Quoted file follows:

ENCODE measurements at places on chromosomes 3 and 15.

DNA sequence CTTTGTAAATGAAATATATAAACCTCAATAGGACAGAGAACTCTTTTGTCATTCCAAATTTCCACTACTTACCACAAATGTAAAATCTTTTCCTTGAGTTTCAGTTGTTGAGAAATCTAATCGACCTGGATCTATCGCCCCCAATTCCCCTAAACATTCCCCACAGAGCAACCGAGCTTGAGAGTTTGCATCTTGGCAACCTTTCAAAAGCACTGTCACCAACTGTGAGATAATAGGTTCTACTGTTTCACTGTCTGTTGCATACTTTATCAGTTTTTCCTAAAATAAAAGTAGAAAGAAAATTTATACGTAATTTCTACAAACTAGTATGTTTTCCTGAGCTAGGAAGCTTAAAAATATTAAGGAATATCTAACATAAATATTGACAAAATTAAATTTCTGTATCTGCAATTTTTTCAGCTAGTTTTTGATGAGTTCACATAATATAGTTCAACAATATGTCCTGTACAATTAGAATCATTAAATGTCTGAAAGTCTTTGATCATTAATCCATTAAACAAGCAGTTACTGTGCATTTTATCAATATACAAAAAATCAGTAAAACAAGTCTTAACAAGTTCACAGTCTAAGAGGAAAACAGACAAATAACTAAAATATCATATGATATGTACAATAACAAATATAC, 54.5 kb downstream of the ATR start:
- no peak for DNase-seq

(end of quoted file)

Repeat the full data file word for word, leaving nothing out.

ENCODE measurements at places on chromosomes 3 and 15.

DNA sequence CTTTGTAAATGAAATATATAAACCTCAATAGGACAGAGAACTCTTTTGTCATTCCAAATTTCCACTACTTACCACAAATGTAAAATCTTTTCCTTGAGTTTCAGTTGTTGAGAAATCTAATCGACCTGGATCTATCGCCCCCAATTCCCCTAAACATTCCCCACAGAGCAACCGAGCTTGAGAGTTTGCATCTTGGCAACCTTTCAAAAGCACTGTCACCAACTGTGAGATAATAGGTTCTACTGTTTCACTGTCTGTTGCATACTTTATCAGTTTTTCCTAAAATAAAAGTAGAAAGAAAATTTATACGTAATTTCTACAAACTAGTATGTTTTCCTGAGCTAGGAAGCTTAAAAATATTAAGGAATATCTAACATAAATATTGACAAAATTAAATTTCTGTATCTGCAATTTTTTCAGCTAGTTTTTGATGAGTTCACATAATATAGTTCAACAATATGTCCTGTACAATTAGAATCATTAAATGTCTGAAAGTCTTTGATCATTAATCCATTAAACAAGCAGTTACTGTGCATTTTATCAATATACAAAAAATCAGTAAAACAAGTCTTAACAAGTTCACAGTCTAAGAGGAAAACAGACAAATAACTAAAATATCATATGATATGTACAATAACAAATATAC, 54.5 kb downstream of the ATR start:
- no peak for DNase-seq